Governor Terry Branstad says Iowa’s road and bridge building budget needs to be boosted, but raising the state’s fuel tax isn’t the way to go.
“With the high cost of gasoline, which has, you know, spiked to clear nearly $4 a gallon here — it’s even higher in Minnesota and Illinois…and also with the federal governmen tpushing for more and more efficient vehicles and people moving to hybrid vehicles and electric vehicles and now using natural gas for trucks, I think we need to look for a whole new source,” Branstad says.
Branstad would consider dedicating a part of the state’s gambling taxes to road maintenance and construction, plus he’d consider diverting part of the state’s sales tax revenue to roads.
“We used to earmark 10 percent of two cents of the sales tax, before 1975, for the Road Use Tax Fund,” Branstad says.
The state’s road builders have been lobbying legislators and the governor to raise the state’s fuel taxes, as that money is deposited in that Road Use Tax Fund, a constitutionally-protected account that may only be used for transportation infrastructure. These alternative sources of tax money Branstad suggests could be used for roads would not be under that same protection, and might be used for other state projects.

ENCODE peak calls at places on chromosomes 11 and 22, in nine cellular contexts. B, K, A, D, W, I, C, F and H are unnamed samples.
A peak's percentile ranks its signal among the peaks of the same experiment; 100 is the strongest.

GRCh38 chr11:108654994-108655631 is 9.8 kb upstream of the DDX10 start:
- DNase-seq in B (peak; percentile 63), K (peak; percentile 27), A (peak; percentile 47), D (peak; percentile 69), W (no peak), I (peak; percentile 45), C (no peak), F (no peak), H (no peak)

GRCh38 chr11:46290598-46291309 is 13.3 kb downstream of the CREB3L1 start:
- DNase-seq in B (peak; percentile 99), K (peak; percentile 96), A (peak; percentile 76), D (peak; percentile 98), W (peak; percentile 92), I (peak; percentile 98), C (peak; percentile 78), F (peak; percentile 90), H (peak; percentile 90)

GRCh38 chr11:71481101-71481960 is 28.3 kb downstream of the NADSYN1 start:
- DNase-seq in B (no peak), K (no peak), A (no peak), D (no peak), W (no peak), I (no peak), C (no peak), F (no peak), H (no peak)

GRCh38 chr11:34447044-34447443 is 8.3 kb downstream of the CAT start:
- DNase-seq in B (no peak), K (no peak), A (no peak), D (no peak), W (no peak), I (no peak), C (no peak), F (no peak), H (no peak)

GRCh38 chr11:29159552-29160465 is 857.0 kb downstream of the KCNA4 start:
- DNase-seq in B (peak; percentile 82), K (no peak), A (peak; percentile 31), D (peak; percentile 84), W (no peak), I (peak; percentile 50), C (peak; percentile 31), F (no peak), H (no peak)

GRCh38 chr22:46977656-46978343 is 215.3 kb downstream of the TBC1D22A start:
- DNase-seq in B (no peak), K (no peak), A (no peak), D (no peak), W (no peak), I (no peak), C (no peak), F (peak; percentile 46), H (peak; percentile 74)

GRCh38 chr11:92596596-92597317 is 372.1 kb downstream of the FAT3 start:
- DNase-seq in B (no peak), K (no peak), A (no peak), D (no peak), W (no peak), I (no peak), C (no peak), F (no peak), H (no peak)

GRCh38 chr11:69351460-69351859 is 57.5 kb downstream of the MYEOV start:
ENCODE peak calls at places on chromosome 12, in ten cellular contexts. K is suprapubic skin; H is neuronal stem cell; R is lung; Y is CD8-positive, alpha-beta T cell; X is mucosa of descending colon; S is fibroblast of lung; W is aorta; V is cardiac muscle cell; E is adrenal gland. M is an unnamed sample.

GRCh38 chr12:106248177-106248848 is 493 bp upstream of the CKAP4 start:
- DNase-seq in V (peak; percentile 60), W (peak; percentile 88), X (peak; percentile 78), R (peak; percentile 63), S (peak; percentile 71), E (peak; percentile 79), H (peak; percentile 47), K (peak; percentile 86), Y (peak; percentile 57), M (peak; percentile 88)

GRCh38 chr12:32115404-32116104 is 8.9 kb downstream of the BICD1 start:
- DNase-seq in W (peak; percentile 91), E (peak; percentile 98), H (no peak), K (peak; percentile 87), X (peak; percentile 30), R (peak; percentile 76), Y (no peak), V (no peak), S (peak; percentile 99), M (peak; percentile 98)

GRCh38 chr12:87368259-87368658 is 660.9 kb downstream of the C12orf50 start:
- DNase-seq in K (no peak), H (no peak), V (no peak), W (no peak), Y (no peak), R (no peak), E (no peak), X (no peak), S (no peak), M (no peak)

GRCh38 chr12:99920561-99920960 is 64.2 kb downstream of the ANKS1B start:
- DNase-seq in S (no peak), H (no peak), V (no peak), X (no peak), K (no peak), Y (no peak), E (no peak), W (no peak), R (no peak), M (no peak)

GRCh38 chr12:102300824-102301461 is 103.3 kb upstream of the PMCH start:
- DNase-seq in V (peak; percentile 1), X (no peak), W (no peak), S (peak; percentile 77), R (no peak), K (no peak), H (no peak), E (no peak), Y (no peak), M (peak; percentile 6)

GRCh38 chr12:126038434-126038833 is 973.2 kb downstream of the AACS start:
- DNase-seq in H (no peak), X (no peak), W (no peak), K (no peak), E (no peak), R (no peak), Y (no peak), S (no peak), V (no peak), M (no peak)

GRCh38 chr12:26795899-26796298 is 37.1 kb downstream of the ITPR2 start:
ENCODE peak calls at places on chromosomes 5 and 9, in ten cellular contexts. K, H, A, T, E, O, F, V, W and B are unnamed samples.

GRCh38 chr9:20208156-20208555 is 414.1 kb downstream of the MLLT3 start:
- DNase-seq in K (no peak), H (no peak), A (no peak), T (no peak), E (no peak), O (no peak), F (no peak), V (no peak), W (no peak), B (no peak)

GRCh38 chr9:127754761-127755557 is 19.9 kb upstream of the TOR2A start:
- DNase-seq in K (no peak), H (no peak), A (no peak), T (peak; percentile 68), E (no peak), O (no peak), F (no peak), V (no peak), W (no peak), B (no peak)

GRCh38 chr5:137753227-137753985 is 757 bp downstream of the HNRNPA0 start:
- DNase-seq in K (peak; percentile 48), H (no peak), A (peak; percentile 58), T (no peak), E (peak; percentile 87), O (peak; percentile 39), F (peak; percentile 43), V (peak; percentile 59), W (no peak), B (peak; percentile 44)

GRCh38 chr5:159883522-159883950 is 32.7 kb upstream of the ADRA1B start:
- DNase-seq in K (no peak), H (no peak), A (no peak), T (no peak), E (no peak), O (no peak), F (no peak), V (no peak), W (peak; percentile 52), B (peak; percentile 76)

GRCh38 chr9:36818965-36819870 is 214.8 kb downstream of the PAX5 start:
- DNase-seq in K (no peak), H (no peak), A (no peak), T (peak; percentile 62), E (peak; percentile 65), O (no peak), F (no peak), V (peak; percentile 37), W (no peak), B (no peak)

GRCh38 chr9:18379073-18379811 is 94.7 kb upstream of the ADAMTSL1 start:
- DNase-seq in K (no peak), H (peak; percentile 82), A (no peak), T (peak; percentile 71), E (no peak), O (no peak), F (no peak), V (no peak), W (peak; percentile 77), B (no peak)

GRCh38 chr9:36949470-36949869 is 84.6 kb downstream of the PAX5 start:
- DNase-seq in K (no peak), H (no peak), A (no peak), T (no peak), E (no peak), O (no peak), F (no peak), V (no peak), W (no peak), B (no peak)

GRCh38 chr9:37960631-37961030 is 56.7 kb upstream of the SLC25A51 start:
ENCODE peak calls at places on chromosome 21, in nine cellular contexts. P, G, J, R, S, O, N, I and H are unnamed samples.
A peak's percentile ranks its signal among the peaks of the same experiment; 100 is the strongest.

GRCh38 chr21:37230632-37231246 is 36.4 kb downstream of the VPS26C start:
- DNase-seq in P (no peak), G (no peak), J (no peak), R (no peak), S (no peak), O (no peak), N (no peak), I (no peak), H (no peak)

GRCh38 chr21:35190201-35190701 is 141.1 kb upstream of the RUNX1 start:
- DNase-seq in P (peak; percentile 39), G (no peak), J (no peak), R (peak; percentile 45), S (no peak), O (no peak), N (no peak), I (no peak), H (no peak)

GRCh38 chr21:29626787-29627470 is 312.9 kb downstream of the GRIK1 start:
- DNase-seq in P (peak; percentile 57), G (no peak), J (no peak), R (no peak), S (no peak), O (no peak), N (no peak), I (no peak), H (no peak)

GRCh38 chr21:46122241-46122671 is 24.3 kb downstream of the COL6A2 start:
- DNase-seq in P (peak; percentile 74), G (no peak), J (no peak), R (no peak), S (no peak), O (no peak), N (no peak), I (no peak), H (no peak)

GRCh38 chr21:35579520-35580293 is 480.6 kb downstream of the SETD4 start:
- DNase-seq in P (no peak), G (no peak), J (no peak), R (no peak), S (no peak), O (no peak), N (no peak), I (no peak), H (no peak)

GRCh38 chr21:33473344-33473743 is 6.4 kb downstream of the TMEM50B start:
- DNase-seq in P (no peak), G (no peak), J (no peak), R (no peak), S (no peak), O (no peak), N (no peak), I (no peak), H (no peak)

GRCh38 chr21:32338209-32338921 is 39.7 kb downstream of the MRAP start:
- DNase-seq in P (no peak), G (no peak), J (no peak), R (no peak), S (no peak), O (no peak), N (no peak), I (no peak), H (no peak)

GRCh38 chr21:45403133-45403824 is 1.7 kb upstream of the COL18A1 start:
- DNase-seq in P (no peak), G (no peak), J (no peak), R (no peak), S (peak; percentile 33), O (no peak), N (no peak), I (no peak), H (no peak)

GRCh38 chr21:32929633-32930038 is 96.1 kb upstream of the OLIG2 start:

“I think instead of looking at the gas and diesel fuel tax, which is going to be a diminishing source of revenue in the future, we’re going to have to look at a different way to find funding for the Road Use Tax Fund,” Branstad says.
The governor says he’s asked his Department of Transportation director and other interested groups to “think outside the box” and come up with new ideas for financing the construction and maintenance of Iowa’s road system.
“I think the gas tax, in this environment, the public doesn’t want to see the cost of gasoline go up anymore. They’ve seen these dramatic spikes and there’s not public support for that, so I think we need to look at other alternatives,” Branstad says.
Branstad made his remarks this morning during taping of the “Iowa Press” program that airs tonight at 7:30 on Iowa Public Television.